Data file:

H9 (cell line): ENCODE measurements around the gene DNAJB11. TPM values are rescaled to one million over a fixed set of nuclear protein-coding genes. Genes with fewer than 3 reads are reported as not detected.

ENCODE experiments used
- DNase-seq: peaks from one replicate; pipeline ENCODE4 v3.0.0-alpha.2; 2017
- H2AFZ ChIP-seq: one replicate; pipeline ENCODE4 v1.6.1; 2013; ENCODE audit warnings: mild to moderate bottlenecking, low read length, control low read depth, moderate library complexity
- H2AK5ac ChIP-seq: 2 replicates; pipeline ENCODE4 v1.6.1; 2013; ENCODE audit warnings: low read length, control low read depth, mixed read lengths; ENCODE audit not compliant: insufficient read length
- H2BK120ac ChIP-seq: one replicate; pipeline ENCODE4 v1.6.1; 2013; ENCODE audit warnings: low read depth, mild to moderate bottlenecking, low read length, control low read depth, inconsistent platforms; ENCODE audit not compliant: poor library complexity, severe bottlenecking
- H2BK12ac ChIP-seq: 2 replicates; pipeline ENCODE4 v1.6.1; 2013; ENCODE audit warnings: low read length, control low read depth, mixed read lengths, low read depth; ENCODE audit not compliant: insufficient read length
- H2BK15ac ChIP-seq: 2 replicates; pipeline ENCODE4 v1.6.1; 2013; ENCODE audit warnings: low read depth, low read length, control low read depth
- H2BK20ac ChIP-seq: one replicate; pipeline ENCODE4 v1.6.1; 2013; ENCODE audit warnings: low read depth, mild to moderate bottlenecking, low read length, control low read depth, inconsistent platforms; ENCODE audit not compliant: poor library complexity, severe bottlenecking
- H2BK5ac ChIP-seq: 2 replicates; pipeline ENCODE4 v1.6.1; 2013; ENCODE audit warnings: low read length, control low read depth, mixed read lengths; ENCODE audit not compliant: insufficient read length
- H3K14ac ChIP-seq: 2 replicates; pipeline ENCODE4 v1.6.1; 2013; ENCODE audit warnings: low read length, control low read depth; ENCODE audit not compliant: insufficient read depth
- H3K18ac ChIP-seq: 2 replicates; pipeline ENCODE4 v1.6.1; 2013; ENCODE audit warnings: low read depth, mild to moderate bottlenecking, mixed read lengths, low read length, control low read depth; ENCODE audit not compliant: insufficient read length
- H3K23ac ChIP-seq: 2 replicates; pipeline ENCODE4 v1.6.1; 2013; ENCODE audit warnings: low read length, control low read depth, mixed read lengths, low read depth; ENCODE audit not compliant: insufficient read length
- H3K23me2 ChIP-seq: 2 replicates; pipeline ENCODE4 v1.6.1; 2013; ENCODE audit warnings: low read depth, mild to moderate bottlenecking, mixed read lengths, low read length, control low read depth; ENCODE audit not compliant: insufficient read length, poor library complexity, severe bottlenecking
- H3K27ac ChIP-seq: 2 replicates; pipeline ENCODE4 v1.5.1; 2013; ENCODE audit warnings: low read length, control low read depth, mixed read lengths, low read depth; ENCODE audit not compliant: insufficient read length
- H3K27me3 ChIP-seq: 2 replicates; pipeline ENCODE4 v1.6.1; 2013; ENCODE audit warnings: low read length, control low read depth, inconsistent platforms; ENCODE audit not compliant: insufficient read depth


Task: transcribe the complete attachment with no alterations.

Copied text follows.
H9 (cell line): ENCODE measurements around the gene DNAJB11. TPM values are rescaled to one million over a fixed set of nuclear protein-coding genes. Genes with fewer than 3 reads are reported as not detected.

ENCODE experiments used
- DNase-seq: peaks from one replicate; pipeline ENCODE4 v3.0.0-alpha.2; 2017
- H2AFZ ChIP-seq: one replicate; pipeline ENCODE4 v1.6.1; 2013; ENCODE audit warnings: mild to moderate bottlenecking, low read length, control low read depth, moderate library complexity
- H2AK5ac ChIP-seq: 2 replicates; pipeline ENCODE4 v1.6.1; 2013; ENCODE audit warnings: low read length, control low read depth, mixed read lengths; ENCODE audit not compliant: insufficient read length
- H2BK120ac ChIP-seq: one replicate; pipeline ENCODE4 v1.6.1; 2013; ENCODE audit warnings: low read depth, mild to moderate bottlenecking, low read length, control low read depth, inconsistent platforms; ENCODE audit not compliant: poor library complexity, severe bottlenecking
- H2BK12ac ChIP-seq: 2 replicates; pipeline ENCODE4 v1.6.1; 2013; ENCODE audit warnings: low read length, control low read depth, mixed read lengths, low read depth; ENCODE audit not compliant: insufficient read length
- H2BK15ac ChIP-seq: 2 replicates; pipeline ENCODE4 v1.6.1; 2013; ENCODE audit warnings: low read depth, low read length, control low read depth
- H2BK20ac ChIP-seq: one replicate; pipeline ENCODE4 v1.6.1; 2013; ENCODE audit warnings: low read depth, mild to moderate bottlenecking, low read length, control low read depth, inconsistent platforms; ENCODE audit not compliant: poor library complexity, severe bottlenecking
- H2BK5ac ChIP-seq: 2 replicates; pipeline ENCODE4 v1.6.1; 2013; ENCODE audit warnings: low read length, control low read depth, mixed read lengths; ENCODE audit not compliant: insufficient read length
- H3K14ac ChIP-seq: 2 replicates; pipeline ENCODE4 v1.6.1; 2013; ENCODE audit warnings: low read length, control low read depth; ENCODE audit not compliant: insufficient read depth
- H3K18ac ChIP-seq: 2 replicates; pipeline ENCODE4 v1.6.1; 2013; ENCODE audit warnings: low read depth, mild to moderate bottlenecking, mixed read lengths, low read length, control low read depth; ENCODE audit not compliant: insufficient read length
- H3K23ac ChIP-seq: 2 replicates; pipeline ENCODE4 v1.6.1; 2013; ENCODE audit warnings: low read length, control low read depth, mixed read lengths, low read depth; ENCODE audit not compliant: insufficient read length
- H3K23me2 ChIP-seq: 2 replicates; pipeline ENCODE4 v1.6.1; 2013; ENCODE audit warnings: low read depth, mild to moderate bottlenecking, mixed read lengths, low read length, control low read depth; ENCODE audit not compliant: insufficient read length, poor library complexity, severe bottlenecking
- H3K27ac ChIP-seq: 2 replicates; pipeline ENCODE4 v1.5.1; 2013; ENCODE audit warnings: low read length, control low read depth, mixed read lengths, low read depth; ENCODE audit not compliant: insufficient read length
- H3K27me3 ChIP-seq: 2 replicates; pipeline ENCODE4 v1.6.1; 2013; ENCODE audit warnings: low read length, control low read depth, inconsistent platforms; ENCODE audit not compliant: insufficient read depth